However ,to be honest ,I must admitt like many others that I don't work to my full potential all the time.But regaurdless both of us will at some point reach our own saturation point and to say that we can offer shorter and shorter completion times doesn't seem accurate to me, unless there is some things we aren't mentioning.

It just seems to me that there are limits to what can be produced by evry set of circumstances and they aren't all the same and we should only compare those that have equal production abilities.
Hence the questions: "how many standard frames can you produce per man /hour?And also wouldn't it be prudent to build in some cushion just in case the inevitable does happen?"

And no Baer I don't even think to bother customers with those statistics.Otherwise I would only have one answer and it would never be "When do you need it?"
This is purely meant to give ourselves and accurate comparison.
Buddy, I think those variables do just that- vary greatly. I assume that any shop's answer is based on pretty generic framing volume, and what they know about their shop. If a shop does 200 completed pcs. a week, including shadowboxes, etc., I am also going to assume that the hiring's been done to accomodate that as a typical workload.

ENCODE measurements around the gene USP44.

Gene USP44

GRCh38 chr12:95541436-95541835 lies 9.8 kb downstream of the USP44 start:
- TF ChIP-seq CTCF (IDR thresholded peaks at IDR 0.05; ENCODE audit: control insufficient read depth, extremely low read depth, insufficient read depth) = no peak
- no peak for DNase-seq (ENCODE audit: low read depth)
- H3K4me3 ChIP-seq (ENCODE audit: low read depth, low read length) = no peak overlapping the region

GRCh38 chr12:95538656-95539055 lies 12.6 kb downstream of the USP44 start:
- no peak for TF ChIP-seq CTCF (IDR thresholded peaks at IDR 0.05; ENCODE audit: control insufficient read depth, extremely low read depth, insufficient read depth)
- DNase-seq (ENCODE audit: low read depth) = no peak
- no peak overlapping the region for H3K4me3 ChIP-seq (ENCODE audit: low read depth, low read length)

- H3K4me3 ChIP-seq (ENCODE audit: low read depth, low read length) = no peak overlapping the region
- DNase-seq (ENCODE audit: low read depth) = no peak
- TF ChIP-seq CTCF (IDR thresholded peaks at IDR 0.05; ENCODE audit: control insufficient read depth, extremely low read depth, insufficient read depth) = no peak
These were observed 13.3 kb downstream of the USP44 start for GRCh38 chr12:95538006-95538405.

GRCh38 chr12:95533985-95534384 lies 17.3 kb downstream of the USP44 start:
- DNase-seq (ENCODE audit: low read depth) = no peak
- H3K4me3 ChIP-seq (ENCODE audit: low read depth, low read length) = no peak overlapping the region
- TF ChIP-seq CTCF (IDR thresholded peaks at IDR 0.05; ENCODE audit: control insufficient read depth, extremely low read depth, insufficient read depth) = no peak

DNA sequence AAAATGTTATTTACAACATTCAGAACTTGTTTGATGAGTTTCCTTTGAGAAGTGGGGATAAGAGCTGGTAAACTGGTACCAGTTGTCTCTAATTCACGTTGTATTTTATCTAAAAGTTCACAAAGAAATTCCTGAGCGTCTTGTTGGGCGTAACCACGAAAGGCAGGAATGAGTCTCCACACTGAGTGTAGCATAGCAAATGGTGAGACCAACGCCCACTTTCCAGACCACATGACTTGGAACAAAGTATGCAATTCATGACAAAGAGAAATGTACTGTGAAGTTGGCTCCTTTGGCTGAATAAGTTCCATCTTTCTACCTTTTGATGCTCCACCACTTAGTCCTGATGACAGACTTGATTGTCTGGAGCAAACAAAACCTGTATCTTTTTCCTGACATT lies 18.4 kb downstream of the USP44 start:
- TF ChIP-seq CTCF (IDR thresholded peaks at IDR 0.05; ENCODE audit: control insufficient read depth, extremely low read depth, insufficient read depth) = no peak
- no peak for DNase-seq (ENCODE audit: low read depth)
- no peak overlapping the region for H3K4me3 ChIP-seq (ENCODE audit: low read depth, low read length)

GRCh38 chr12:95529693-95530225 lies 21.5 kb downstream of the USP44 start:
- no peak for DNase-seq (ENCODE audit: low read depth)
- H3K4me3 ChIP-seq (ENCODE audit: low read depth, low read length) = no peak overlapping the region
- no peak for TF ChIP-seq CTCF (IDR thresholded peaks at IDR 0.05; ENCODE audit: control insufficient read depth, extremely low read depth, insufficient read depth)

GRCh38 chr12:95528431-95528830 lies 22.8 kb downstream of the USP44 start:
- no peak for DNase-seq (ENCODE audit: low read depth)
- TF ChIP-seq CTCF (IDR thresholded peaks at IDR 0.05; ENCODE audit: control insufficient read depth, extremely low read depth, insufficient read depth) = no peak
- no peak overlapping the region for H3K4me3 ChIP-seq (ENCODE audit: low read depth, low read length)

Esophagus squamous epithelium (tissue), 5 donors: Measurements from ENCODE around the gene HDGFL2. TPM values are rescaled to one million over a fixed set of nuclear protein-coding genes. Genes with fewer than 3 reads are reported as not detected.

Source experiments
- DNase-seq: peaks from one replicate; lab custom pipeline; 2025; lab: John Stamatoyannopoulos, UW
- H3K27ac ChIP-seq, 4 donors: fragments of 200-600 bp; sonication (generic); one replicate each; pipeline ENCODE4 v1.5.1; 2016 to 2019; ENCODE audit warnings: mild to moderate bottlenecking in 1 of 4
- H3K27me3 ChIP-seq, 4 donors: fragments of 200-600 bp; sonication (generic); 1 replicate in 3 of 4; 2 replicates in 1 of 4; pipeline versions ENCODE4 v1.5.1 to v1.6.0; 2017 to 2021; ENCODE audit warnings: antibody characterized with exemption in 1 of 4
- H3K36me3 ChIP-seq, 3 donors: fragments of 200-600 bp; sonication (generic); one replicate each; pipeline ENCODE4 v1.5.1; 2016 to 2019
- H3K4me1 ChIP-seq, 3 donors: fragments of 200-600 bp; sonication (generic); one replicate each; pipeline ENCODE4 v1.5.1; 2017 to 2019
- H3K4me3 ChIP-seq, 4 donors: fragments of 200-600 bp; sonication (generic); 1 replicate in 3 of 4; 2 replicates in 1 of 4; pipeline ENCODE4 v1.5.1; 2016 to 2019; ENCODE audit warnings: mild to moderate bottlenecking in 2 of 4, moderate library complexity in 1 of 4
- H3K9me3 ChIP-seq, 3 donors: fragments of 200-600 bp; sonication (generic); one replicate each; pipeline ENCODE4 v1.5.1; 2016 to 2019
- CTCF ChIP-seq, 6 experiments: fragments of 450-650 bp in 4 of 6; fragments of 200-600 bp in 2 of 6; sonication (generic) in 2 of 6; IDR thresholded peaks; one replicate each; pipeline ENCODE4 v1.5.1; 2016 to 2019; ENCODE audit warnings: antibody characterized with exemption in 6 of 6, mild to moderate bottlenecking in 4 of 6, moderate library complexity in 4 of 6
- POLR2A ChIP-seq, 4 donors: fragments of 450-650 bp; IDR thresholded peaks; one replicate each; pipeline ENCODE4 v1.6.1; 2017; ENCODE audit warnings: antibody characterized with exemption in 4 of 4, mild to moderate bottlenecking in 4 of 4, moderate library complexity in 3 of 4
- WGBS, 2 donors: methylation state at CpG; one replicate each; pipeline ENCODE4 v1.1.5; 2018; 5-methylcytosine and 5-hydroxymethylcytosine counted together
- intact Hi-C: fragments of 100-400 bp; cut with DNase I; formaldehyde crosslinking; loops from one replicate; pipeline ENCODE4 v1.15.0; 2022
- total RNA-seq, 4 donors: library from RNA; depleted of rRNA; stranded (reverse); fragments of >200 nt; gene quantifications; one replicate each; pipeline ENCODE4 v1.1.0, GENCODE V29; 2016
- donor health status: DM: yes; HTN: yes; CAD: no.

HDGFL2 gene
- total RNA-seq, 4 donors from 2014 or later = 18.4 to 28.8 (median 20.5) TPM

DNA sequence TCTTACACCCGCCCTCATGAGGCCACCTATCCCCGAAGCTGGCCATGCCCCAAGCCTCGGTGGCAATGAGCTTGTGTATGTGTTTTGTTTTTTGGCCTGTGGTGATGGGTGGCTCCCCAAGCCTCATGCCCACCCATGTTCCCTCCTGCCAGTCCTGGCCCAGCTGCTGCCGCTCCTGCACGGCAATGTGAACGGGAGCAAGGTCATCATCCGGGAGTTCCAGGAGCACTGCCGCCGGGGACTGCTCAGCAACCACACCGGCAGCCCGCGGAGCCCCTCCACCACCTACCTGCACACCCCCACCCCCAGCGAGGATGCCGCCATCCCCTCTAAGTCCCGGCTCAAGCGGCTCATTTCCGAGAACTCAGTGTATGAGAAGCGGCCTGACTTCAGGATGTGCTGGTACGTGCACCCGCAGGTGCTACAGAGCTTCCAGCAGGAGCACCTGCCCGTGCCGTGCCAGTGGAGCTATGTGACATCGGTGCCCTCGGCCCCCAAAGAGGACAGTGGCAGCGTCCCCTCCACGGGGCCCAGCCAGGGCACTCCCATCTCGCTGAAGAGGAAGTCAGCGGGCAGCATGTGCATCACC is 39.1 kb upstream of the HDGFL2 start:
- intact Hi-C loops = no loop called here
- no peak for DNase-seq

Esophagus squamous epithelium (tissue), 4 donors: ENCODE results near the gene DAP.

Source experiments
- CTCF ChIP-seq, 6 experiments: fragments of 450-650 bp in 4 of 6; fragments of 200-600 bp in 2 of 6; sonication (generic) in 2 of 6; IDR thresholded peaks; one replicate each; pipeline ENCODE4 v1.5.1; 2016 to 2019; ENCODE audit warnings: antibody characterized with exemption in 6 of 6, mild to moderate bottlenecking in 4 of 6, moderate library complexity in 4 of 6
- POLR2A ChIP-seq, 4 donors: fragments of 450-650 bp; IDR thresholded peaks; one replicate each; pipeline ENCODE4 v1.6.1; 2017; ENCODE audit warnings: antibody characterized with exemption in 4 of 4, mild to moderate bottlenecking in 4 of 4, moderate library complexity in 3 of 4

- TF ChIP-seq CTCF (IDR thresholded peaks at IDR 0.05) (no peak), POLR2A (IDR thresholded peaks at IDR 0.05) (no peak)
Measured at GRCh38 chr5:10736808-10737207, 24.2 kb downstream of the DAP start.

If I am sewing 45 crocheted name doilies, which is not normal volume for me, but may be for some, my standard answer is going to altered by that. If it's three weeks before Christmas, overnight is not very likely. Now, a week before, when the majority of stuff has been done and picked up, well, yeah, ya might luck out.

When customers ask us this as a way to compare us to another frame shop, they don't know what is going on in the back room.
I don't think they really care what we are doing to make a 3- 5 day turnaround happen, as long as we do what we say we're gonna do. If it is two weeks or more, some customers might think, well, hire some people!

If one is doing truly custom work, I say all bets are off, but that is going to be something specialized the customer hopefully seeks out, and knows what is involved. Hopefully.
Back when I was a customer, my framer framed something for me in 2 hours on Christmas eve. Yeah I procrastinated BIG time :) I didn't even pressure them to do it. I had spent a couple thousand on a few pieces that fall. They were a great shop. Normal turn around for them was 10-14 days. This was 1988. Two years later, they sold the business to a horrible chain that folded a year or two after that.